I answer that The act of sin is both a being and an act; and in both respects it is from God. Because every being, whatever the mode of its being, must be derived from the First Being, as Dionysius declares (Div. Nom. v). Again every action is caused by something existing in act, since nothing produces an action save in so far as it is in act; and every being in act is reduced to the First Act, viz. God, as to its cause, Who is act by His Essence. Therefore God is the cause of every action, in so far as it is an action. But sin denotes a being and an action with a defect: and this defect is from the created cause, viz. the free-will, as falling away from the order of the First Agent, viz. God. Consequently this defect is not reduced to God as its cause, but to the free-will: even as the defect of limping is reduced to a crooked leg as its cause, but not to the motive power, which nevertheless causes whatever there is of movement in the limping. Accordingly God is the cause of the act of sin: and yet He is not the cause of sin, because He does not cause the act to have a defect.
Reply to Objection: 1. In this passage Augustine calls by the name of "thing," that which is a thing simply, viz. substance; for in this sense the act of sin is not a thing.
2. Not only the act, but also the defect, is reduced to man as its cause, which defect consists in man not being subject to Whom he ought to be, although he does not intend this principally. Wherefore man is the cause of the sin: while God is the cause of the act, in such a way, that nowise is He the cause of the defect accompanying the act, so that He is not the cause of the sin.
3. As stated above (Question , Article ), acts and habits do not take their species from the privation itself, wherein consists the nature of evil, but from some object, to which that privation is united: and so this defect which consists in not being from God, belongs to the species of the act consequently, and not as a specific difference.
Objection: 1. It would seem that God is not the cause of spiritual blindness and hardness of heart. For Augustine says (Qq. lxxxiii, qu. 3) that God is not the cause of that which makes man worse. Now man is made worse by spiritual blindness and hardness of heart. Therefore God is not the cause of spiritual blindness and hardness of heart.
2. Further, Fulgentius says (De Dupl. Praedest. i, 19): "God does not punish what He causes." Now God punishes the hardened heart, according to Si 3,27: "A hard heart shall fear evil at the last." Therefore God is not the cause of hardness of heart.
3. Further, the same effect is not put down to contrary causes. But the cause of spiritual blindness is said to be the malice of man, according to Sg 2,21: "For their own malice blinded them," and again, according to 2Co 4,4: "The god of this world hath blinded the minds of unbelievers": which causes seem to be opposed to God. Therefore God is not the cause of spiritual blindness and hardness of heart.
On the contrary It is written (Is 6,10): "Blind the heart of this people, and make their ears heavy," and Rm 9,18: "He hath mercy on whom He will, and whom He will He hardeneth."
I answer that Spiritual blindness and hardness of heart imply two things. One is the movement of the human mind in cleaving to evil, and turning away from the Divine light; and as regards this, God is not the cause of spiritual blindness and hardness of heart, just as He is not the cause of sin. The other thing is the withdrawal of grace, the result of which is that the mind is not enlightened by God to see aright, and man's heart is not softened to live aright; and as regards this God is the cause of spiritual blindness and hardness of heart.Now we must consider that God is the universal cause of the enlightening of souls, according to Jn 1,9: "That was the true light which enlighteneth every man that cometh into this world," even as the sun is the universal cause of the enlightening of bodies, though not in the same way; for the sun enlightens by necessity of nature, whereas God works freely, through the order of His wisdom. Now although the sun, so far as it is concerned, enlightens all bodies, yet if it be encountered by an obstacle in a body, it leaves it in darkness, as happens to a house whose window-shutters are closed, although the sun is in no way the cause of the house being darkened, since it does not act of its own accord in failing to light up the interior of the house; and the cause of this is the person who closed the shutters. On the other hand, God, of His own accord, withholds His grace from those in whom He finds an obstacle: so that the cause of grace being withheld is not only the man who raises an obstacle to grace; but God, Who, of His own accord, withholds His grace. In this way, God is the cause of spiritual blindness, deafness of ear, and hardness of heart.These differ from one another in respect of the effects of grace, which both perfects the intellect by the gift of wisdom, and softens the affections by the fire of charity. And since two of the senses excel in rendering service to the intellect, viz. sight and hearing, of which the former assists "discovery," and the latter, "teaching," hence it is that spiritual "blindness" corresponds to sight, "heaviness of the ears" to hearing, and "hardness of heart" to the affections.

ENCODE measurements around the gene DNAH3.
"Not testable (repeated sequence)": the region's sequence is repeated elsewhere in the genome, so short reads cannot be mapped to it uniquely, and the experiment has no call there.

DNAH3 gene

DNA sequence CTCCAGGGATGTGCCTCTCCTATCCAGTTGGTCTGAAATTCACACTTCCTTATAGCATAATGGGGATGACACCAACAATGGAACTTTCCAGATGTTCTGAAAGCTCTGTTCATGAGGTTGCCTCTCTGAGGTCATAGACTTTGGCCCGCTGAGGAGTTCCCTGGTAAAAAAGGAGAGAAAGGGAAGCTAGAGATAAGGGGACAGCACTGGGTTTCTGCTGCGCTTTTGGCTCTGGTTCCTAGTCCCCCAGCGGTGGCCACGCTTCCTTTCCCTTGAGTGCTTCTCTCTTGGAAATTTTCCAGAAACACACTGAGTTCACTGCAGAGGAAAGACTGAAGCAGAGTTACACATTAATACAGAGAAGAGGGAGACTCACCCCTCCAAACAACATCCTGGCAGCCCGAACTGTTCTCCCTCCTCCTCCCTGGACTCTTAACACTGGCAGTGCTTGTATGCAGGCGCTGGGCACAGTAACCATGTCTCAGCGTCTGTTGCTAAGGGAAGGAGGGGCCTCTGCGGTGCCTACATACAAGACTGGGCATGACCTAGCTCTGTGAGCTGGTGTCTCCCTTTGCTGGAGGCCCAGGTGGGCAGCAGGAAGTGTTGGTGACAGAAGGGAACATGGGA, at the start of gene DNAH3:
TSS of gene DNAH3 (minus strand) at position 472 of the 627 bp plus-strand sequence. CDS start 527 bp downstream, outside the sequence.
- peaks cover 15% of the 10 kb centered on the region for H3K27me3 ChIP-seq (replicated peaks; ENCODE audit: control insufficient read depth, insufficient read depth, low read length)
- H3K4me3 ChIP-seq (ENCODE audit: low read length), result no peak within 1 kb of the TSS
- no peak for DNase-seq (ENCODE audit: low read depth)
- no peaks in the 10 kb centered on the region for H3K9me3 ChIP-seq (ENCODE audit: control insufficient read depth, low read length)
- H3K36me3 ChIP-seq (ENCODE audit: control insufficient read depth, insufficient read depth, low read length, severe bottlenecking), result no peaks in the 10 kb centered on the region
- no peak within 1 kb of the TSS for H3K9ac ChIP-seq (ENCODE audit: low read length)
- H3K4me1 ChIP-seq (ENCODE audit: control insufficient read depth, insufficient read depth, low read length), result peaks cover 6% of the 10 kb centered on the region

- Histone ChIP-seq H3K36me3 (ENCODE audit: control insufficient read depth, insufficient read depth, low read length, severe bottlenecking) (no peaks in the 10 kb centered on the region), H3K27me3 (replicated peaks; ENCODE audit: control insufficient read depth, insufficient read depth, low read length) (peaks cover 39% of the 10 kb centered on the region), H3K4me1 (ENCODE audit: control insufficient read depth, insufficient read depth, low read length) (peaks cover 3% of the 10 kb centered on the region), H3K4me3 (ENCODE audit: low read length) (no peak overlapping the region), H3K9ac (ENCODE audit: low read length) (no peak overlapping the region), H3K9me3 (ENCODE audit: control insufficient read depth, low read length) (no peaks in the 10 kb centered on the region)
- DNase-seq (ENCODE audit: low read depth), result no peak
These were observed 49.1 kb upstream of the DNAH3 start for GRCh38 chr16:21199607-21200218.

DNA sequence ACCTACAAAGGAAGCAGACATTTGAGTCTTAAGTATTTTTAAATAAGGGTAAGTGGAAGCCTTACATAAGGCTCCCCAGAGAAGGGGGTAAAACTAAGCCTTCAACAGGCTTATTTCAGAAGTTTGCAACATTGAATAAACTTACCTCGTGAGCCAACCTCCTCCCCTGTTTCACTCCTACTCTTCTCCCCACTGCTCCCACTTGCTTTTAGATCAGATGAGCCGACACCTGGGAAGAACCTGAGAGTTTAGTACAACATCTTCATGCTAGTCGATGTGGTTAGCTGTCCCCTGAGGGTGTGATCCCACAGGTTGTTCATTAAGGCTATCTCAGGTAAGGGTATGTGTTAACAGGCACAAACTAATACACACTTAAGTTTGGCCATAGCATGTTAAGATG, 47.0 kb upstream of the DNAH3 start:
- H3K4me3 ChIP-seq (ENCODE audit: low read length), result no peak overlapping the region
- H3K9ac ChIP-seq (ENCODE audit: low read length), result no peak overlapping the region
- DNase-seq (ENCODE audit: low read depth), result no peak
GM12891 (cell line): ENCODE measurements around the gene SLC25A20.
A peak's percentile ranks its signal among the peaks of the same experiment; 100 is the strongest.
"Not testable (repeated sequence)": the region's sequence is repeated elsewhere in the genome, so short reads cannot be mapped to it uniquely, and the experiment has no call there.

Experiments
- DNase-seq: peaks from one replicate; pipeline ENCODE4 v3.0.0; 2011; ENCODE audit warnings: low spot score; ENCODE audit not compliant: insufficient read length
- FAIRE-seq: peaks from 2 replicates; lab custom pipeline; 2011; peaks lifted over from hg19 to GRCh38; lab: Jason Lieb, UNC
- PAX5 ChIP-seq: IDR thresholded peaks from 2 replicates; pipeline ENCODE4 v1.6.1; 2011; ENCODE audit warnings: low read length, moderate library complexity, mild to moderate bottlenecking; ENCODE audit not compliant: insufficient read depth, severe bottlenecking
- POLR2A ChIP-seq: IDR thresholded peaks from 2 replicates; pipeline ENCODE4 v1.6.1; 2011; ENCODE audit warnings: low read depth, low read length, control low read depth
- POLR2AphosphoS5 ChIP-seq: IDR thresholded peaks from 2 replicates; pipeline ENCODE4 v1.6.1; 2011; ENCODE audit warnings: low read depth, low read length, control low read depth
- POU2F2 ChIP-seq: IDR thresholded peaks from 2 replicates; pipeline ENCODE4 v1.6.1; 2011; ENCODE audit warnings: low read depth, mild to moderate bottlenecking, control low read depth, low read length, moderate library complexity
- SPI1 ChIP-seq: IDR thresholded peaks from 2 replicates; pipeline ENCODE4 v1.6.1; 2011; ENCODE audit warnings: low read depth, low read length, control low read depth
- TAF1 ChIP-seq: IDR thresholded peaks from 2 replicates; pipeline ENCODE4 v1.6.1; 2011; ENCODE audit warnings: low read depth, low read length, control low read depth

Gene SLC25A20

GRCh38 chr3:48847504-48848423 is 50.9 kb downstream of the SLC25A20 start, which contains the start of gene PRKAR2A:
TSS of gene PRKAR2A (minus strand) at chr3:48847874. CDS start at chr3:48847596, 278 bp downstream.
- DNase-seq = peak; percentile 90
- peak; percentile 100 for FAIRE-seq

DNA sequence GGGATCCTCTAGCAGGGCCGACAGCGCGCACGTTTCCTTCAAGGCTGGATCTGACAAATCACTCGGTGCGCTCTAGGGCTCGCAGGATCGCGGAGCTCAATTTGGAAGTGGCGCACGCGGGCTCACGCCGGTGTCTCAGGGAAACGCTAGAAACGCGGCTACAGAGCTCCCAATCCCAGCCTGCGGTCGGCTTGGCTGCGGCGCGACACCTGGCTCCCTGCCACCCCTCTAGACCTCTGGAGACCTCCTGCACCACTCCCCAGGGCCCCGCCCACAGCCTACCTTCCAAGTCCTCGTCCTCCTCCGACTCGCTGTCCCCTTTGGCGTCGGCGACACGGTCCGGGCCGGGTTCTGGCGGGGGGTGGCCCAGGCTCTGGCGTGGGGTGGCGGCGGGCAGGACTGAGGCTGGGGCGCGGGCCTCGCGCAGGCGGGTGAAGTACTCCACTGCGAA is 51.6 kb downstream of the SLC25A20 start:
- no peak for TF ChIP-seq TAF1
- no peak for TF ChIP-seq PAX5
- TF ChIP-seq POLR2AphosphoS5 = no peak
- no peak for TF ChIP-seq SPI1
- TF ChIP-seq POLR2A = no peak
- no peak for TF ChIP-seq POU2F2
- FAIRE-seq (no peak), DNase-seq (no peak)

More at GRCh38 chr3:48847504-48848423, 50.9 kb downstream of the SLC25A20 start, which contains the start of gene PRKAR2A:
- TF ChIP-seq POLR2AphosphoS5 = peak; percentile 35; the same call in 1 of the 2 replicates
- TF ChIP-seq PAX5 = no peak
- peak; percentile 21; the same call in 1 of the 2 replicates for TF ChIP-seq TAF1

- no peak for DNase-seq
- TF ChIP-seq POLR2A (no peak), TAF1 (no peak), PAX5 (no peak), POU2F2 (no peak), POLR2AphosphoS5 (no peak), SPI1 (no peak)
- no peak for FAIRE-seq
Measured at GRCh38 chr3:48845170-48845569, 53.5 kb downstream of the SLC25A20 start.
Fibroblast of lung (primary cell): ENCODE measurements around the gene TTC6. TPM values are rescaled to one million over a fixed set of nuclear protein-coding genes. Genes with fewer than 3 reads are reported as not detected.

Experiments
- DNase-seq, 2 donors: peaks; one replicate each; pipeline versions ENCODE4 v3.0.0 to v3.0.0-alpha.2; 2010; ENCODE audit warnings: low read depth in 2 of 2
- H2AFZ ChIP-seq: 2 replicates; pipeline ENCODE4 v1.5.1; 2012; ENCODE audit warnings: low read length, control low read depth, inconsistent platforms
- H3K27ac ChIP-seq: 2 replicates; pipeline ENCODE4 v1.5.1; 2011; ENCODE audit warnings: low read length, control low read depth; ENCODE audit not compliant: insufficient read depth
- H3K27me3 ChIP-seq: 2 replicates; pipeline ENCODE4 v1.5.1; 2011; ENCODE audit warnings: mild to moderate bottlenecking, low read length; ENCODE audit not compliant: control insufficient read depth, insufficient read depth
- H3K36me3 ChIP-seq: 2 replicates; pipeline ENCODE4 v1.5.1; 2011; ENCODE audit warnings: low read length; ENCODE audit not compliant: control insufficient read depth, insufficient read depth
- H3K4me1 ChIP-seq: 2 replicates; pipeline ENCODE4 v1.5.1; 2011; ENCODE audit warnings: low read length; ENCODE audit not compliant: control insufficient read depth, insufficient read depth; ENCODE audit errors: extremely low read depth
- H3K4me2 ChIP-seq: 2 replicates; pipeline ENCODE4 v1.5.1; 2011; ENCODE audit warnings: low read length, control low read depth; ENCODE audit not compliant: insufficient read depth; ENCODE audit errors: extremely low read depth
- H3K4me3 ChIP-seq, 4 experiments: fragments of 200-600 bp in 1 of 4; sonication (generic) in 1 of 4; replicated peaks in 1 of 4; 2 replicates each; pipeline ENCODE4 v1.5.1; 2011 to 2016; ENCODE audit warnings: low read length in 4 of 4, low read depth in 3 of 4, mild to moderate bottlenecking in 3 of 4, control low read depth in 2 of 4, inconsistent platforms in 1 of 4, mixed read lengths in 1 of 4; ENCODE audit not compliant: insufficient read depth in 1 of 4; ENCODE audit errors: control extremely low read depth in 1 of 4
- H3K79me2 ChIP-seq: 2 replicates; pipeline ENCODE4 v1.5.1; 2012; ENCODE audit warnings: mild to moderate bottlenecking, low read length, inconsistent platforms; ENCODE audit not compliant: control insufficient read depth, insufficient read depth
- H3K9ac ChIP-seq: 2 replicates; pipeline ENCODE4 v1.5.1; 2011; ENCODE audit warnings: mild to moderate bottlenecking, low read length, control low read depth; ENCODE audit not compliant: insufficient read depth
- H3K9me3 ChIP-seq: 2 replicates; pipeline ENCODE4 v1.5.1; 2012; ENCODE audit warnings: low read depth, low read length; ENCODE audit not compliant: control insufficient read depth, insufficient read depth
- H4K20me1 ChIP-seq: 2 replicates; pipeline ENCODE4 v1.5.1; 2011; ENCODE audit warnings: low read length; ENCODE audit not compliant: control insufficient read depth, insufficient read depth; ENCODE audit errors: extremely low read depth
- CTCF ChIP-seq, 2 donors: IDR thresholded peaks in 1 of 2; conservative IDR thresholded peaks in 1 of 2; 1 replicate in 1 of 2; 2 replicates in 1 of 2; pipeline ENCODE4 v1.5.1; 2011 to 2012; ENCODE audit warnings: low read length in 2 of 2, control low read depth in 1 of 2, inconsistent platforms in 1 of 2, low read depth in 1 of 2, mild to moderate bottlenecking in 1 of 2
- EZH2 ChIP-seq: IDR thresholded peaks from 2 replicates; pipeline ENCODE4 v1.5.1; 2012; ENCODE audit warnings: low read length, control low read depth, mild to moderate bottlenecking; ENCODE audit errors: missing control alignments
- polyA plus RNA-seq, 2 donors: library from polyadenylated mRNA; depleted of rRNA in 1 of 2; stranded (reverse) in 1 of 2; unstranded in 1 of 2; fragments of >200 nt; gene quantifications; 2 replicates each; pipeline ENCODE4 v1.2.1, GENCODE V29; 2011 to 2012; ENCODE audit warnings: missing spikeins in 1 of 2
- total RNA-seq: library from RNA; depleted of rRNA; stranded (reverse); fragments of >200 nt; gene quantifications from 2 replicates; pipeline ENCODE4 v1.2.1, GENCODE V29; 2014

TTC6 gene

Reply to Objection: 1. Blindness and hardheartedness, as regards the withholding of grace, are punishments, and therefore, in this respect, they make man no worse. It is because he is already worsened by sin that he incurs them, even as other punishments.
2. This argument considers hardheartedness in so far as it is a sin.
3. Malice is the demeritorious cause of blindness, just as sin is the cause of punishment: and in this way too, the devil is said to blind, in so far as he induces man to sin.
Summa Th. I-II EN Qu.77 a.8